LOS ANGELES — The road to Olympic redemption is officially on.
Reigning World Cup champion United States punched its ticket to Tokyo 2020 with a 4-0 win over Mexico Friday night at Dignity Health Sports Park.
Being a team so used to superiority over opponents, there’s not typically much to nitpick when it comes to the U.S. women’s national team. But when looking at the dominance they’ve enjoyed in the Olympics, that’s exactly why 2016 will always be notable. The stunning loss to Sweden in the Rio quarterfinals marked the first time ever the USWNT didn’t medal.
“Us veterans that were there definitely don’t forget it and we make sure that the younger ones know,” Julie Ertz said. “By no means are we going to forget what we learned from Rio.”
11 of the 18 players on that roster back in Brazil were on the team sheet for Friday’s decisive match in Southern California. They knew the exact importance of the stage and it was evident just after the initial whistle.
Five minutes into the game Rose Lavelle surged ahead with a defender trailing her and one in front. A slight tap of the ball with her right foot created just enough space and then she fired a left-footed blast past Mexico’s keeper Emily Alvarado.
A little under 10 minutes later, Megan Rapinoe delivered a ball near post off a corner kick which was flicked to an open Samantha Mewis for the second of the night.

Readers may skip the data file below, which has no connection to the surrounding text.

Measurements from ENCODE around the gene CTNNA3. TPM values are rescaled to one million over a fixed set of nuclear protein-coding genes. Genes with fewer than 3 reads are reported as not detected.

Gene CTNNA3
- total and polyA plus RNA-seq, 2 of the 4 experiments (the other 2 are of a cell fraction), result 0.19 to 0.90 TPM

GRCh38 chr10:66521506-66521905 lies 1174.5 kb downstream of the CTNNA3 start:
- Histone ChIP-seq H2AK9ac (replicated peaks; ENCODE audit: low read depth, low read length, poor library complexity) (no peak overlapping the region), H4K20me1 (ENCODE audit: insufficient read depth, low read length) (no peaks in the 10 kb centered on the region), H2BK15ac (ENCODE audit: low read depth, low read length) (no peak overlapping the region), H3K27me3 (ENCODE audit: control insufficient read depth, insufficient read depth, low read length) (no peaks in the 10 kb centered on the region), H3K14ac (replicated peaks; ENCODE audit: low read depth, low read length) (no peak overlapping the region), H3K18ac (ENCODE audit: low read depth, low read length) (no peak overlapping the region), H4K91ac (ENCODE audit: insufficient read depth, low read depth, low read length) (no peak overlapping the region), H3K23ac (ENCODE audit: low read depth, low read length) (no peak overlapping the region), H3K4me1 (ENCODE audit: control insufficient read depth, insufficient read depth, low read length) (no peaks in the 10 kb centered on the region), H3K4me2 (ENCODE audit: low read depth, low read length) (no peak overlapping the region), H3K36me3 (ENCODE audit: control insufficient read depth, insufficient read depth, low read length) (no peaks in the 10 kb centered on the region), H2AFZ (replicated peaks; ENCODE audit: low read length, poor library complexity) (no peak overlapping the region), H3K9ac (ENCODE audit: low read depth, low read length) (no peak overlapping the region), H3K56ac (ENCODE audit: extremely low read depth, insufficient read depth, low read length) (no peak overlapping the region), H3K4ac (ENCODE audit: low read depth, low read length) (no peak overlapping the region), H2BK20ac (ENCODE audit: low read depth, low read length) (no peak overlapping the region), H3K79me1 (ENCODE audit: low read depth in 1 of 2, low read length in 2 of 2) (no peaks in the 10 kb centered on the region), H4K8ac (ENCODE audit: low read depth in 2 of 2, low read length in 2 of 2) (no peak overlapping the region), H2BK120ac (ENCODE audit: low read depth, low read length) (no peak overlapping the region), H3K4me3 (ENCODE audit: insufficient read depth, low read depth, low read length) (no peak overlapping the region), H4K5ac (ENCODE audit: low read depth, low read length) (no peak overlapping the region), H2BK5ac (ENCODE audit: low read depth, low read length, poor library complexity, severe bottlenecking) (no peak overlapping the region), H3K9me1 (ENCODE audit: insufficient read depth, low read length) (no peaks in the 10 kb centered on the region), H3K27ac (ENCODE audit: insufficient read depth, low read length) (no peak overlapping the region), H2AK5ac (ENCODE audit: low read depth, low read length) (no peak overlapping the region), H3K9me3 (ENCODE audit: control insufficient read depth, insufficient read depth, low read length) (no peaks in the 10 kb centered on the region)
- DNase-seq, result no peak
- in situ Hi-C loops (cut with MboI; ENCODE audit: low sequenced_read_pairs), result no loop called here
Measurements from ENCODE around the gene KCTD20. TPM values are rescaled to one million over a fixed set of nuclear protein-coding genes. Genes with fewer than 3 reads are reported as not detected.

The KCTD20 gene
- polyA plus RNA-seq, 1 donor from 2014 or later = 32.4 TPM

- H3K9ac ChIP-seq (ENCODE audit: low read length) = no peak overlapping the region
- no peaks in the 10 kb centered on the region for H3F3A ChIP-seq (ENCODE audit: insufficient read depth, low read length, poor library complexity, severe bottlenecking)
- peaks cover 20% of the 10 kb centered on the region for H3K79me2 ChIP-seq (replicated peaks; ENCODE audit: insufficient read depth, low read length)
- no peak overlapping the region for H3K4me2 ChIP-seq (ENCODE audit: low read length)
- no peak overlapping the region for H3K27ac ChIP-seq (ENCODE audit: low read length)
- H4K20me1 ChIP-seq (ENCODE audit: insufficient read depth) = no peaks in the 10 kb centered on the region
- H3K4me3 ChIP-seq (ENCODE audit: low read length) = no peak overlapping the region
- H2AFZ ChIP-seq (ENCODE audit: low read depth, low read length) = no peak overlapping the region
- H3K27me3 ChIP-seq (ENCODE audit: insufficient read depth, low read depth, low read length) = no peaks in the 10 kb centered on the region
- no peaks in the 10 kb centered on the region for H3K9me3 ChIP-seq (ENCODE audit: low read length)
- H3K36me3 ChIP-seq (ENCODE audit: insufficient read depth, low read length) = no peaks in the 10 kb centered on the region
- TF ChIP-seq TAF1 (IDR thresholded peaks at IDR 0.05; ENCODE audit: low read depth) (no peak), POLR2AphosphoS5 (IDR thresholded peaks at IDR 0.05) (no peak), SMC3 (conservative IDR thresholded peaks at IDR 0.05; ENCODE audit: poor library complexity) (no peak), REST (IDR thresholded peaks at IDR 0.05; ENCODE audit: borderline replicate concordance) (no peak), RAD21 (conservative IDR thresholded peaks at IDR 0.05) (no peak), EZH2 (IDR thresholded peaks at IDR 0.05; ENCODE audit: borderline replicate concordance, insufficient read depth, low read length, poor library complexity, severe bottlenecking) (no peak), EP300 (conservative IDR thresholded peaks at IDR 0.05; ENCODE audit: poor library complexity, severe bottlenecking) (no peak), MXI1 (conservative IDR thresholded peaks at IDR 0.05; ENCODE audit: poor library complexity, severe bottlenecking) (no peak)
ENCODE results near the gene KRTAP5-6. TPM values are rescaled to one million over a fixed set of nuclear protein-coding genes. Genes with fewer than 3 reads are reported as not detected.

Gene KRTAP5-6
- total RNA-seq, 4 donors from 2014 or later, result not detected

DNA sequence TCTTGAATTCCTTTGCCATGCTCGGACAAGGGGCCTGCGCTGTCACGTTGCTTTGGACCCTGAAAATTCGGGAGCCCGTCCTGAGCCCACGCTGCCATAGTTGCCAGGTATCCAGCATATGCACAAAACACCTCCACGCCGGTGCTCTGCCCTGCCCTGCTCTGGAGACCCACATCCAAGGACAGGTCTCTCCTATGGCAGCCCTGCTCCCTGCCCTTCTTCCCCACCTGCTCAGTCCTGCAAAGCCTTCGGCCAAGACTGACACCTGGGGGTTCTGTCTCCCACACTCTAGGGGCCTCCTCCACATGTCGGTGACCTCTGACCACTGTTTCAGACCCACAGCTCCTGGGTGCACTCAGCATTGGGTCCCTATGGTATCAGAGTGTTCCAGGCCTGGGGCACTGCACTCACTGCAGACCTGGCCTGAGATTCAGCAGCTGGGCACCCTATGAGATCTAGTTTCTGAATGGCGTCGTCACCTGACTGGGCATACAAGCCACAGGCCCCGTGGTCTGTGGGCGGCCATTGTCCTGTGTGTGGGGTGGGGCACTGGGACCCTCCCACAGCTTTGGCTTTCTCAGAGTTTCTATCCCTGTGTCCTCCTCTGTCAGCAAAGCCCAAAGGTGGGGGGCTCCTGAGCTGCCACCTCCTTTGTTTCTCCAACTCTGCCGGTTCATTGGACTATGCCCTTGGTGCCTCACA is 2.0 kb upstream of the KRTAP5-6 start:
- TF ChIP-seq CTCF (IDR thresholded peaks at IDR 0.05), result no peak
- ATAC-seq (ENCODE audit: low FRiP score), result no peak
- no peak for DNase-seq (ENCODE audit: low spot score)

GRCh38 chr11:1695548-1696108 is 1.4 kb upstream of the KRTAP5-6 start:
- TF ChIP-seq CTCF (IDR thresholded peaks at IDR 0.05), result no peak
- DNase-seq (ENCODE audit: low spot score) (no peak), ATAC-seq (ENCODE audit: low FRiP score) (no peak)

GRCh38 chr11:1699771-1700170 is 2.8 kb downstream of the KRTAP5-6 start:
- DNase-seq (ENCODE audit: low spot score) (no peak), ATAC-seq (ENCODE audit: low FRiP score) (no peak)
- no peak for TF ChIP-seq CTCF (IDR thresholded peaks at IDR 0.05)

The famous “Dos a Cero” chant echoed from the American Outlaws fan section but everybody knew there was more to come.
Mewis got her brace in the second half after she drilled a direct free kick from just outside the box. The Los Angeles native Christen Press, just subbed into the game, added some magic with a chip in the 73rd minute for good measure.
“You never want to take anything for granted. The pressure is always there for us to do well, succeed, remain the No. 1 team in the world,” Carli Lloyd said after the win. “We’ve got a lot of pressure but that’s what makes it really special and great.”
In 1996 it was Tiffeny Milbrett who helped the U.S. win gold vs. China on home soil. 2000 ended with silver after losing to Norway 3-2 in Australia. Abby Wambach netted the winner for the 2004 gold medal in Greece. Then it was Lloyd leading the way in 2008 (China) and 2012 (London), respectively.
2016 is an unfortunate memory that will serve as the motivation for someone to write the story of 2020 in Tokyo.
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